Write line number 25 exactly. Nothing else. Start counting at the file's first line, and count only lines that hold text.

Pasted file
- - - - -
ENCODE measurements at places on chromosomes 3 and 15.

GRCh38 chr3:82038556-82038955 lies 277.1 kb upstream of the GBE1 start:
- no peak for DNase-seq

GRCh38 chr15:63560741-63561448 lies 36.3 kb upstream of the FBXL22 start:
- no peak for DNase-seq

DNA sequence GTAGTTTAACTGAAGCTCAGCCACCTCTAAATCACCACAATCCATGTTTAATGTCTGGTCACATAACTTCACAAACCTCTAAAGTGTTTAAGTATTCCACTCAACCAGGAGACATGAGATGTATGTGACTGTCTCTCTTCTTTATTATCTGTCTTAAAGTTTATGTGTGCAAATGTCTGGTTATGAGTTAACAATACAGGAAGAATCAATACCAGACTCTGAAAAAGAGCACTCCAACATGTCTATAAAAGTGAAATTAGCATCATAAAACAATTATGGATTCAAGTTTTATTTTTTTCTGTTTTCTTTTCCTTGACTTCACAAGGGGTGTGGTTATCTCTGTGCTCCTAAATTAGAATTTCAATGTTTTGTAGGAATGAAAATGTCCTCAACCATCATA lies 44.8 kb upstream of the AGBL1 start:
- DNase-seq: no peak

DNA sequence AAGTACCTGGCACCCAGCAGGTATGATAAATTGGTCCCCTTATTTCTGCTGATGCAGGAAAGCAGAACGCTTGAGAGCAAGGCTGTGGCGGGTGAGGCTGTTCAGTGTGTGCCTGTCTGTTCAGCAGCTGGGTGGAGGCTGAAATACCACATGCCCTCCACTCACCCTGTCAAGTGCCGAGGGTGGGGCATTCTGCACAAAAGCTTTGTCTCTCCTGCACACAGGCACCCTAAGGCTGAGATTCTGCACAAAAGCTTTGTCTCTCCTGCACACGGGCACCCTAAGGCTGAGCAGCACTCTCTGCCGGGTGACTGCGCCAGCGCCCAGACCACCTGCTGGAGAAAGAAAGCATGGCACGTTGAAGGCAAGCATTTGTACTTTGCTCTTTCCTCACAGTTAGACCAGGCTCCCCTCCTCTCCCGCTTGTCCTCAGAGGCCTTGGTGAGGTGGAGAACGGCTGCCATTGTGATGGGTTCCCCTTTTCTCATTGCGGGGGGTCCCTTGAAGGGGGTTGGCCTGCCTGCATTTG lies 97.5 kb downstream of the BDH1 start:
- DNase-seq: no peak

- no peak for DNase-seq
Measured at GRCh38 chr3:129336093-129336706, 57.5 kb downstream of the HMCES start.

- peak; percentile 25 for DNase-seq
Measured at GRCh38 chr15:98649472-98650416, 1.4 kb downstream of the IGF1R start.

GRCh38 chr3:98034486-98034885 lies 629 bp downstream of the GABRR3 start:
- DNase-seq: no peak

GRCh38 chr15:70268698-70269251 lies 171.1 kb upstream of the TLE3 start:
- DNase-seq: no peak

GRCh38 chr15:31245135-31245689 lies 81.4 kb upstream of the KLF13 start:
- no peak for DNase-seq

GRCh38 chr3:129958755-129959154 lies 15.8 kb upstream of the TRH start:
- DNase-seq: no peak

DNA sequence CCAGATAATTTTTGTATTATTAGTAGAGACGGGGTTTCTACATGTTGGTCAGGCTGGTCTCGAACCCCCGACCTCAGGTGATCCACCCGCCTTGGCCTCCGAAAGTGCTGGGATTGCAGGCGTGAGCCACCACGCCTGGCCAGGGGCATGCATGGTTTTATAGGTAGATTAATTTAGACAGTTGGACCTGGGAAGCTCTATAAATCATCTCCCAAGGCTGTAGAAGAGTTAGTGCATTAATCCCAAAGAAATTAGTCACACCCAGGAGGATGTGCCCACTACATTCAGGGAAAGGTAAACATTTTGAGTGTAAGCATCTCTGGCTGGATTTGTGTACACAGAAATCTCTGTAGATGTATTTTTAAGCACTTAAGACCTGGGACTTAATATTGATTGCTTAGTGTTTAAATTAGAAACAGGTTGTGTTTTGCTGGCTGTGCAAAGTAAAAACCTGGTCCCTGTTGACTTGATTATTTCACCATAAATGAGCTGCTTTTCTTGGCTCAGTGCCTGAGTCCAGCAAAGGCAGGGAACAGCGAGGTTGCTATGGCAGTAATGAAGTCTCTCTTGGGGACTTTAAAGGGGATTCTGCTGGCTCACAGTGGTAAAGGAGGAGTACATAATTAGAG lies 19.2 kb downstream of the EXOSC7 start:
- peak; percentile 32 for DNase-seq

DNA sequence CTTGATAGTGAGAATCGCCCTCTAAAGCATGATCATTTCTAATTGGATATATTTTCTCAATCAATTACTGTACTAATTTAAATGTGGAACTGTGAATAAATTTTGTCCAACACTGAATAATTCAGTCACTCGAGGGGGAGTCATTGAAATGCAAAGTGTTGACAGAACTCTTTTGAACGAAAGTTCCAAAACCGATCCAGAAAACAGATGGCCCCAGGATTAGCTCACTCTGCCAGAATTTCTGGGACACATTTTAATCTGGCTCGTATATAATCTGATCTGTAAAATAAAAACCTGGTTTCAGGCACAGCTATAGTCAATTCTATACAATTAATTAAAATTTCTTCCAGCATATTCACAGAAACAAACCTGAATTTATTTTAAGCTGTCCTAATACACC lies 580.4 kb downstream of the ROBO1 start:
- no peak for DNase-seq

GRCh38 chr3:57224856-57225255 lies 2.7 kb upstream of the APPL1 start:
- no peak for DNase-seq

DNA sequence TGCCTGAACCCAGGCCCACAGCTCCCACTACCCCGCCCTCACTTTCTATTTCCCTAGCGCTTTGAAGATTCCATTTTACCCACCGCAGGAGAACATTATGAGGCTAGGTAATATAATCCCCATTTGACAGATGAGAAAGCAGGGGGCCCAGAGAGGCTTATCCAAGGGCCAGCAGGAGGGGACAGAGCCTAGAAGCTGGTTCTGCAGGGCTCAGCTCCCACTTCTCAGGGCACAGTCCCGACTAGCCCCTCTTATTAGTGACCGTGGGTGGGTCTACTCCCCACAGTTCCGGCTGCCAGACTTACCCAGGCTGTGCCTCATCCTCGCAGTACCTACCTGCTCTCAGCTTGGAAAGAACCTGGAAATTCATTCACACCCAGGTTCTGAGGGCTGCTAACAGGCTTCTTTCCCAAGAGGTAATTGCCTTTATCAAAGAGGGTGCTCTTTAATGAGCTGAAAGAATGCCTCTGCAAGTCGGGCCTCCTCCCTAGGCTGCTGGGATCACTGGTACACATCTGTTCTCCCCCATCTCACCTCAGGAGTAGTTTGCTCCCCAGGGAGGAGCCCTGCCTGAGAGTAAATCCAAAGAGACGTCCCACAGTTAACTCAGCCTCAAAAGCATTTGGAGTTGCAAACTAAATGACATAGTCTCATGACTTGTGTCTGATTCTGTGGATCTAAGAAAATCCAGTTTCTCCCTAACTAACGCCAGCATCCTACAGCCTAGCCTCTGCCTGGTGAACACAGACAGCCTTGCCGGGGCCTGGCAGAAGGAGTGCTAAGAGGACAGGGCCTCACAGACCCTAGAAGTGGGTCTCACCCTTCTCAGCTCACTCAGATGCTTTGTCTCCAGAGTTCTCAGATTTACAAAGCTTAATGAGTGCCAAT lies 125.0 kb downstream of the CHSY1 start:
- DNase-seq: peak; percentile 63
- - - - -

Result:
- no peak for DNase-seq